I was regularly annoyed with some minor oversights in the upgrade. One example: mech weapons aren’t displayed on their model on the map screen, making identifying threats, or even your own setups, difficult at a glance. While I eventually started color-coding the paint jobs on my mechs based on what I’d equipped them with, it would have been a nice quality of life change.

(Image credit: Forever Entertainment S.A.)

Each time I upgraded my mechs, I’d have a pile of parts and weaponry left over clogging up my inventory. Since upgrades are so regular—I found myself overhauling nearly my entire team about every two missions—clearing out all the backstock made me more of a bored clerk than a mercenary mech pilot. 

The choice to change from sprites to more modern 3D is nothing special, but I did like the use of focus and blur post-processing effects to make battlefields and mechs appear to be miniatures. I’d have loved to see more of this effect pushing a stronger sense of art direction, but it’s kind of just a light touch you notice from time to time.

Royd and the rest of the characters of this first game don’t express much personality, but the Front Mission series calling cards are here: big politics between mega-nations and commentary on war and the military industrial complex. 1st: Remake isn’t a thriller, but it’s involved enough to make me want to chat with bar patrons in each city and feel a prickle of tension over who or what is going to betray my team next.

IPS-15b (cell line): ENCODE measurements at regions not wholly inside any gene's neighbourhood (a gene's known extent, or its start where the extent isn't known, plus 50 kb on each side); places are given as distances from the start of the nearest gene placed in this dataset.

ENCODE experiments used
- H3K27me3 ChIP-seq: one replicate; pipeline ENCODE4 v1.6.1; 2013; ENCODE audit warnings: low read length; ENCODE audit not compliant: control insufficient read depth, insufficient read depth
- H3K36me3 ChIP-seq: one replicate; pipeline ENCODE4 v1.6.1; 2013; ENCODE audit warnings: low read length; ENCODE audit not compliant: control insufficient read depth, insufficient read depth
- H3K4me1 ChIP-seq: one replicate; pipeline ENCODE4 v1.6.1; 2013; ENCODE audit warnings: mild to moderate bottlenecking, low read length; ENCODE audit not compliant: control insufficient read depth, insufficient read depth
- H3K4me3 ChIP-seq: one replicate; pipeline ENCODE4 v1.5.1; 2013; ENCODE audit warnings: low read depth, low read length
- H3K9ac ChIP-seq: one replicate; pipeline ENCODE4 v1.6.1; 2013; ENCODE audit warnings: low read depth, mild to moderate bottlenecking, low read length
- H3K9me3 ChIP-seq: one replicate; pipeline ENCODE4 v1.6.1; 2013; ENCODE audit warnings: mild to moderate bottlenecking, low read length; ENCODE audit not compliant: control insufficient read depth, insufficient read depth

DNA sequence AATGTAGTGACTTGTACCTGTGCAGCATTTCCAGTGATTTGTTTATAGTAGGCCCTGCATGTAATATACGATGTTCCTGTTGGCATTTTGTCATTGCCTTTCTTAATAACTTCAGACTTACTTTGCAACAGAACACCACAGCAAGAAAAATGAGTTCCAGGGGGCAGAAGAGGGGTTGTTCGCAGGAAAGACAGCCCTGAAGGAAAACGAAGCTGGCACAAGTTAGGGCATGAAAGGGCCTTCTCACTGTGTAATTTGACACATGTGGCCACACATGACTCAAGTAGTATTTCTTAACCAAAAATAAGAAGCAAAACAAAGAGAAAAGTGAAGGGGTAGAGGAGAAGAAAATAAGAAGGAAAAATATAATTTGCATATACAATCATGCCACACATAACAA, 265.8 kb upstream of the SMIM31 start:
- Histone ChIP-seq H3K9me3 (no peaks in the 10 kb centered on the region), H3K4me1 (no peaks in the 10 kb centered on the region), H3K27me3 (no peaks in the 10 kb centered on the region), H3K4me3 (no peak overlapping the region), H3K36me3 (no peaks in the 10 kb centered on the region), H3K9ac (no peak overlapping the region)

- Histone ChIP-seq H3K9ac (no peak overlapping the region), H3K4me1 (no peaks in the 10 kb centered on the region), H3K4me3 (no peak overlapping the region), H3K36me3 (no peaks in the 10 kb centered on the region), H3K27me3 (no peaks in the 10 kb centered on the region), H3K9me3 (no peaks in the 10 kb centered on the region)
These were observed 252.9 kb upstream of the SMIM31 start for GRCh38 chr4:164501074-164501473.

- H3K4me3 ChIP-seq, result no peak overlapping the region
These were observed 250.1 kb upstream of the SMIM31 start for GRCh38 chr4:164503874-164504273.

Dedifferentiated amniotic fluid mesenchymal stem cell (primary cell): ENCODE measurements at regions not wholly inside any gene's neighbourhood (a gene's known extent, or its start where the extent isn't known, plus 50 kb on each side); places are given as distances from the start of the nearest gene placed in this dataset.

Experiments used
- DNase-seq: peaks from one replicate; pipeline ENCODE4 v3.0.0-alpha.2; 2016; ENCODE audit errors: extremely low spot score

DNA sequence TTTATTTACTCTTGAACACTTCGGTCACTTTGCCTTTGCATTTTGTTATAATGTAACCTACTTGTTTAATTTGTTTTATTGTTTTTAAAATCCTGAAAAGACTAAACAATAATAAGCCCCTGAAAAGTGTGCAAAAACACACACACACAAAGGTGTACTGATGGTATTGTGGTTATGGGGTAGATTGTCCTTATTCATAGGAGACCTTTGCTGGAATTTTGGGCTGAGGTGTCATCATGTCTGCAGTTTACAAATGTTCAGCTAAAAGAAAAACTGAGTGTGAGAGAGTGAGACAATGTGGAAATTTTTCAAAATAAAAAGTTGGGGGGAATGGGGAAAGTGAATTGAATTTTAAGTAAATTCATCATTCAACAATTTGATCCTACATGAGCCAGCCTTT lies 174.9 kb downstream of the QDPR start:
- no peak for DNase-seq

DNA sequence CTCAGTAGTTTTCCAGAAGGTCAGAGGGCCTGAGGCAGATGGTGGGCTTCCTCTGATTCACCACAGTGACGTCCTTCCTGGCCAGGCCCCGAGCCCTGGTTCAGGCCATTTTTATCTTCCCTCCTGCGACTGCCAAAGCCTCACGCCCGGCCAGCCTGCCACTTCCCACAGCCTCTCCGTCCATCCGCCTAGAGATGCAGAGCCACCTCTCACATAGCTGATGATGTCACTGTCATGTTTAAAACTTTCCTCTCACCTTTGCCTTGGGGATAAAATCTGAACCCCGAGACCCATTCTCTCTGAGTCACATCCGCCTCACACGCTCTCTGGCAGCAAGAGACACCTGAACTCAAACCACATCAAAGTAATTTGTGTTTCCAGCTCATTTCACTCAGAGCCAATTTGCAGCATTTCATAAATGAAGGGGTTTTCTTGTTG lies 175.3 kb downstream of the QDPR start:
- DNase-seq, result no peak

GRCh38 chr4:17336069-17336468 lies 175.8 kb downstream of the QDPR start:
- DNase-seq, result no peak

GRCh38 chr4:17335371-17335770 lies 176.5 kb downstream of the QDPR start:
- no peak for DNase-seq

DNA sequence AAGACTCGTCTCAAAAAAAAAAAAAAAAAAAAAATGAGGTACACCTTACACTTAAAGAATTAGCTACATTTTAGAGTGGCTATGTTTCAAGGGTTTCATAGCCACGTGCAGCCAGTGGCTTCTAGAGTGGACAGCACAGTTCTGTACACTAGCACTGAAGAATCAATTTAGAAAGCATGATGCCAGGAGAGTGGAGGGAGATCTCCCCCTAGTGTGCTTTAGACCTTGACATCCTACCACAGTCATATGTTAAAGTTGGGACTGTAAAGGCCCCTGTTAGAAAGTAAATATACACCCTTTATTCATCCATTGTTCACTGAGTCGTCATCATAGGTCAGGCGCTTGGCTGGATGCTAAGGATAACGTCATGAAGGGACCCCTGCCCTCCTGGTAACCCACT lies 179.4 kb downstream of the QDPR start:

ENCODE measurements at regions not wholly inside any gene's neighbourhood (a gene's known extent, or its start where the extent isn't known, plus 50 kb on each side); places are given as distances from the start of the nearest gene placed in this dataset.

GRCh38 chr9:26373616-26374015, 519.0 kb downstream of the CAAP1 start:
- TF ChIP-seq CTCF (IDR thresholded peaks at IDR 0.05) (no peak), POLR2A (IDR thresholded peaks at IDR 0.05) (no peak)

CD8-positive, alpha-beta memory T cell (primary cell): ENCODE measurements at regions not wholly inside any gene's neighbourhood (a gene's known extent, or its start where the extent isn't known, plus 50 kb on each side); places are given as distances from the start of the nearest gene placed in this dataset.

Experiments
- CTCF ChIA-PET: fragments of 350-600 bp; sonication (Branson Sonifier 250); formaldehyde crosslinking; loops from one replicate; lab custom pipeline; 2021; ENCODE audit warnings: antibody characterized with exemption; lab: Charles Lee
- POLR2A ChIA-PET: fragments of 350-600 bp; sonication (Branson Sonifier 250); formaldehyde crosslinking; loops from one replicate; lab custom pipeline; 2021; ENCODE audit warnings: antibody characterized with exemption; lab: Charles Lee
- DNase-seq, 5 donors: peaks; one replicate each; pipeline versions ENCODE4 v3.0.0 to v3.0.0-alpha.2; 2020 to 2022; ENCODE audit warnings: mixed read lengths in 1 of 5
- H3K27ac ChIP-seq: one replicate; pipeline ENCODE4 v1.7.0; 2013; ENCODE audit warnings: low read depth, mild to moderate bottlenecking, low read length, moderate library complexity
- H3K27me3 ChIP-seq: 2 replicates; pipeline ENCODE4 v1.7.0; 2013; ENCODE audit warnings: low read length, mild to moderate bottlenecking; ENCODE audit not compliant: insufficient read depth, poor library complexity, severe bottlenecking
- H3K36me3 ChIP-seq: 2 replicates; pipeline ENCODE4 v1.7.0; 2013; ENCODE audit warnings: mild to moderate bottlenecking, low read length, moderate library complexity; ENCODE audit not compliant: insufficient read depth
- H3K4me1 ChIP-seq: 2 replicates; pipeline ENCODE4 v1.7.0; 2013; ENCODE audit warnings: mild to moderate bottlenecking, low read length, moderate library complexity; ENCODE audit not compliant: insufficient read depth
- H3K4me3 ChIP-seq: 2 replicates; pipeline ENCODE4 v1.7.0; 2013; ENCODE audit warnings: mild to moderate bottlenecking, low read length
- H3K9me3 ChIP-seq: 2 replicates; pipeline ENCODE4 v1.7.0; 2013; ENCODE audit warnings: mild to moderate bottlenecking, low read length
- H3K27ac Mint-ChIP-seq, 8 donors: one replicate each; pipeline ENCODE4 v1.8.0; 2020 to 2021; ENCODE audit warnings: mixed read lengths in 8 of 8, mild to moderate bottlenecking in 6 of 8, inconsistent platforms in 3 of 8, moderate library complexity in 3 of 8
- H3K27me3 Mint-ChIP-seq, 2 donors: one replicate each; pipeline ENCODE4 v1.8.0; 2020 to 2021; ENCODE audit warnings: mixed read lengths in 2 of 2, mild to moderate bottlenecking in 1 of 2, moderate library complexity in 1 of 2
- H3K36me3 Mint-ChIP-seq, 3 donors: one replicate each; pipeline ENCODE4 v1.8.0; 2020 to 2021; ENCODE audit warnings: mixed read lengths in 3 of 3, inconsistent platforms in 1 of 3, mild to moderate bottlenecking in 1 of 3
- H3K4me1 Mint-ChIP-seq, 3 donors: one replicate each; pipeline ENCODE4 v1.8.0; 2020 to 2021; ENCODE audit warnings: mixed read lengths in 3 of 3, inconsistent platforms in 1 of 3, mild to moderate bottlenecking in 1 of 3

I did run into a strange bout of unintentional bug-based storytelling in my playthrough: at the beginning of the story, Royd loses a member of his team named Karen, who he is ostensibly in love with. Throughout the game, he’s uncertain if she is dead or simply missing, and thoughts and rumors about her haunt him constantly. Then in an inconsequential battle over a bridge, I found that for some reason Karen’s name and mech dossier from the start of the game would show up for me while moving around onto certain empty squares.

(Image credit: Forever Entertainment S.A.)

It was pretty spooky to me, and while I’m sure it’s just a bug, part of me wanted it to be a bit of clever atmospheric storytelling. Karen haunting Royd like some sort of ghost-in-the-machine parable is going to have to remain my own personal head canon.